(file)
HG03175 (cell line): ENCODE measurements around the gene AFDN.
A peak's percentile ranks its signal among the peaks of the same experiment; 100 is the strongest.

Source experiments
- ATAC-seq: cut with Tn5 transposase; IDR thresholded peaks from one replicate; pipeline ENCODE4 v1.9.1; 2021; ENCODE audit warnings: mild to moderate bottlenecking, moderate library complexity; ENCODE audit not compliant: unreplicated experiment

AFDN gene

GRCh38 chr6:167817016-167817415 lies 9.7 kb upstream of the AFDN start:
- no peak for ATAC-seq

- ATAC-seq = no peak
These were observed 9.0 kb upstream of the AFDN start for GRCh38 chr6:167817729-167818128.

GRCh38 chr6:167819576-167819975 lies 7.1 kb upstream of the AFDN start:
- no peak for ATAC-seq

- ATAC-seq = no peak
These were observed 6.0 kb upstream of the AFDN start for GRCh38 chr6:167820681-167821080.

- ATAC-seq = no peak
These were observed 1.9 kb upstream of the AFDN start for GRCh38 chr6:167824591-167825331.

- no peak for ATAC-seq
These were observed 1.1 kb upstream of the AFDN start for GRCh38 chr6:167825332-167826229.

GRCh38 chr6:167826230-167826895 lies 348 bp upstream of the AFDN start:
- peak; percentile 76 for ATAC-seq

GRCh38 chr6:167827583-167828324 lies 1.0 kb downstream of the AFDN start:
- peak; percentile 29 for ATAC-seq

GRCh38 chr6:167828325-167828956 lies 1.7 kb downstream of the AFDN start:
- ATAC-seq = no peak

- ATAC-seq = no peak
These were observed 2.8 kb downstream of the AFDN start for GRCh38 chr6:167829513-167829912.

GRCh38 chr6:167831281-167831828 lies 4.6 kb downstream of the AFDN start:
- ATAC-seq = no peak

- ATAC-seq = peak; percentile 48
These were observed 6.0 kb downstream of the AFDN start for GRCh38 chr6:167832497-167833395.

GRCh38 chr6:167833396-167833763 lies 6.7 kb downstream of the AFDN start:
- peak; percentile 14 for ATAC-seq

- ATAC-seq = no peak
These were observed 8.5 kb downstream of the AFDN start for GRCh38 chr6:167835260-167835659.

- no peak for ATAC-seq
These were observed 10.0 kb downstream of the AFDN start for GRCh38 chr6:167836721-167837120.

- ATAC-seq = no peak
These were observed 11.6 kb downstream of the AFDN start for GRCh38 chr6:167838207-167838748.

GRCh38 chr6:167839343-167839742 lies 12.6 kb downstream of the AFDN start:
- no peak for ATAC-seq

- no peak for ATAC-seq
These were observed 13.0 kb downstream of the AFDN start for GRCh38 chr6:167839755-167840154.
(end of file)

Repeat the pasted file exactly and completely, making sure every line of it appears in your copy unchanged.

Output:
HG03175 (cell line): ENCODE measurements around the gene AFDN.
A peak's percentile ranks its signal among the peaks of the same experiment; 100 is the strongest.

Source experiments
- ATAC-seq: cut with Tn5 transposase; IDR thresholded peaks from one replicate; pipeline ENCODE4 v1.9.1; 2021; ENCODE audit warnings: mild to moderate bottlenecking, moderate library complexity; ENCODE audit not compliant: unreplicated experiment

AFDN gene

GRCh38 chr6:167817016-167817415 lies 9.7 kb upstream of the AFDN start:
- no peak for ATAC-seq

- ATAC-seq = no peak
These were observed 9.0 kb upstream of the AFDN start for GRCh38 chr6:167817729-167818128.

GRCh38 chr6:167819576-167819975 lies 7.1 kb upstream of the AFDN start:
- no peak for ATAC-seq

- ATAC-seq = no peak
These were observed 6.0 kb upstream of the AFDN start for GRCh38 chr6:167820681-167821080.

- ATAC-seq = no peak
These were observed 1.9 kb upstream of the AFDN start for GRCh38 chr6:167824591-167825331.

- no peak for ATAC-seq
These were observed 1.1 kb upstream of the AFDN start for GRCh38 chr6:167825332-167826229.

GRCh38 chr6:167826230-167826895 lies 348 bp upstream of the AFDN start:
- peak; percentile 76 for ATAC-seq

GRCh38 chr6:167827583-167828324 lies 1.0 kb downstream of the AFDN start:
- peak; percentile 29 for ATAC-seq

GRCh38 chr6:167828325-167828956 lies 1.7 kb downstream of the AFDN start:
- ATAC-seq = no peak

- ATAC-seq = no peak
These were observed 2.8 kb downstream of the AFDN start for GRCh38 chr6:167829513-167829912.

GRCh38 chr6:167831281-167831828 lies 4.6 kb downstream of the AFDN start:
- ATAC-seq = no peak

- ATAC-seq = peak; percentile 48
These were observed 6.0 kb downstream of the AFDN start for GRCh38 chr6:167832497-167833395.

GRCh38 chr6:167833396-167833763 lies 6.7 kb downstream of the AFDN start:
- peak; percentile 14 for ATAC-seq

- ATAC-seq = no peak
These were observed 8.5 kb downstream of the AFDN start for GRCh38 chr6:167835260-167835659.

- no peak for ATAC-seq
These were observed 10.0 kb downstream of the AFDN start for GRCh38 chr6:167836721-167837120.

- ATAC-seq = no peak
These were observed 11.6 kb downstream of the AFDN start for GRCh38 chr6:167838207-167838748.

GRCh38 chr6:167839343-167839742 lies 12.6 kb downstream of the AFDN start:
- no peak for ATAC-seq

- no peak for ATAC-seq
These were observed 13.0 kb downstream of the AFDN start for GRCh38 chr6:167839755-167840154.